San Diego is renowned for its idyllic climate, 70 miles of pristine beaches and a dazzling array of world-class family attractions. Popular attractions include the world-famous San Diego Zoo and San Diego Zoo Safari Park, SeaWorld San Diego and LEGOLAND California.Where is the safest place to live in San Diego? ›
Safe Neighborhoods and Areas in San Diego
Del Mar – suburban neighborhood on the coast with a quaint downtown area. Encinitas – trendy neighborhood with both substantial downtown and residential areas. Carlsbad – north county town with a family-oriented, suburban feel.
In the latest count from the Downtown San Diego Partnership, the largest population of homeless people was in East Village, which had 760 people. The southwest area of East Village had the most homeless people, with 437 individuals.Is there a big homeless problem in San Diego? ›
San Diego's homelessness crisis deepened in 2022 – and it appears likely to worsen in the new year. Rent hikes and eviction filings are surging.Is San Diego in decline? ›
San Diego is seeing a significant decline in population.Where do millionaires live in San Diego? ›
Here's a quick rundown of our list: Carmel Valley. Del Mar Heights. La Jolla.What is the best walkable San Diego? ›
With a Walk Score of 98, the Little Italy section of San Diego is the most walkable area of the city. You can run most errands on foot, and there are quite a few restaurants within walking distance from most places in the community.Where should I move to in San Diego? ›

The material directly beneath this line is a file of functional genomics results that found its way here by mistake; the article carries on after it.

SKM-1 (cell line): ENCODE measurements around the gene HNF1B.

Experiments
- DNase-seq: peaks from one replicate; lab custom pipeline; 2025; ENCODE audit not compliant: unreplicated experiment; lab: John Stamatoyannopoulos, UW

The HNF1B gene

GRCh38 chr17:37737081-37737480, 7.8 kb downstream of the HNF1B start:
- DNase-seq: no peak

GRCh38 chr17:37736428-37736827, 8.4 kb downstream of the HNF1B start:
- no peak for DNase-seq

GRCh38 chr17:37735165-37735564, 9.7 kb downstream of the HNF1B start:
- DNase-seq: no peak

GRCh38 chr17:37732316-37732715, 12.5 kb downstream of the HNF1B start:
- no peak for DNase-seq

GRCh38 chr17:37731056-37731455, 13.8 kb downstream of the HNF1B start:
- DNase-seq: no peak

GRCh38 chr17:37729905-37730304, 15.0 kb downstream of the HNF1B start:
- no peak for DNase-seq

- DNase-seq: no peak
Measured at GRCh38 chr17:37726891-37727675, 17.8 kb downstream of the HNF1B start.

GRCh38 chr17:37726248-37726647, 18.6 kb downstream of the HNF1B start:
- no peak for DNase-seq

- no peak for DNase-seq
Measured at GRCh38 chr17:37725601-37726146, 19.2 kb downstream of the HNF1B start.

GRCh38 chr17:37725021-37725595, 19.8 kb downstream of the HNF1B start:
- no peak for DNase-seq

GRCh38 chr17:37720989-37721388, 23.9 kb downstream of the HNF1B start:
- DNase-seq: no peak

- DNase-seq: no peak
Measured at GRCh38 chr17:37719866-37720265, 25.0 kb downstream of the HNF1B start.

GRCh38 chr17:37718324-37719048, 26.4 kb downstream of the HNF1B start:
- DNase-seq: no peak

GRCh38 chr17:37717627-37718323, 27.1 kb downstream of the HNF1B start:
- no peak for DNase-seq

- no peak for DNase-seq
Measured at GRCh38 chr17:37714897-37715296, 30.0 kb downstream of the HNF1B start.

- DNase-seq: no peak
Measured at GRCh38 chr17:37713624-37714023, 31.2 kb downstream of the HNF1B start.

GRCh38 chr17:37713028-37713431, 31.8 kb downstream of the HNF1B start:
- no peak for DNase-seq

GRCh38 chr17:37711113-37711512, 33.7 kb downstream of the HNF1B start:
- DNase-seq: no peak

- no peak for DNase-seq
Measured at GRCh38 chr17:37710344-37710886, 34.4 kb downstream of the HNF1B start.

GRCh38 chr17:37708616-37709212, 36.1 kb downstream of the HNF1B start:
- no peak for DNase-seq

Carmel Valley. Carmel Valley is one of the best places to raise a family in San Diego County. It rates highly for the public schools serving the community, and most homeowners have a college degree or at least some college education. It gets higher marks from the residents for being safe, family-friendly, and clean.
What is the most affordable part of San Diego to live? ›
National City is the cheapest San Diego neighborhood to live in – the average rent for an apartment is $1,335. Renters living in this affordable community have easy access to a plethora of conveniences and two major roadways: Interstate 5 and Interstate 805.How much money do I need to make to buy a house in San Diego? ›
San Diego homebuyers need $212,577 annually to afford a home, study says. SAN DIEGO (KGTV) — Homebuyers across the country need to earn substantially more money than they did a year ago to buy a home. The increases are especially big in California, which includes America's Finest City.What month is best to move to San Diego? ›
The peak moving season is in the summer months between May and early September, which means you'll have more flexibility in the fall. Many movers will have relatively free schedules, giving you the freedom to choose when you move into your new San Diego home.Is San Diego Liberal or Republican? ›
The city of San Diego itself is more Democratic than the county's average and has voted for Democrats Clinton, Gore, Kerry, Obama twice, Clinton, and Biden respectively, in the last eight presidential elections.What is the happiest place in California? ›
Overall, Sunnyvale was found to be the happiest city in the U.S. Located just north of Cupertino outside San Jose, Sunnyvale had the highest quality of life score of any city analyzed.What is the happiest place on earth in California? ›